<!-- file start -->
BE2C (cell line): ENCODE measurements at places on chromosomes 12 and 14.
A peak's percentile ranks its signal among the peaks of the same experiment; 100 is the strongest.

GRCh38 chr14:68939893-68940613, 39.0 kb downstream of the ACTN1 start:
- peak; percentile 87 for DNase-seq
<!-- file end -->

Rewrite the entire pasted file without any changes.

BE2C (cell line): ENCODE measurements at places on chromosomes 12 and 14.
A peak's percentile ranks its signal among the peaks of the same experiment; 100 is the strongest.

GRCh38 chr14:68939893-68940613, 39.0 kb downstream of the ACTN1 start:
- peak; percentile 87 for DNase-seq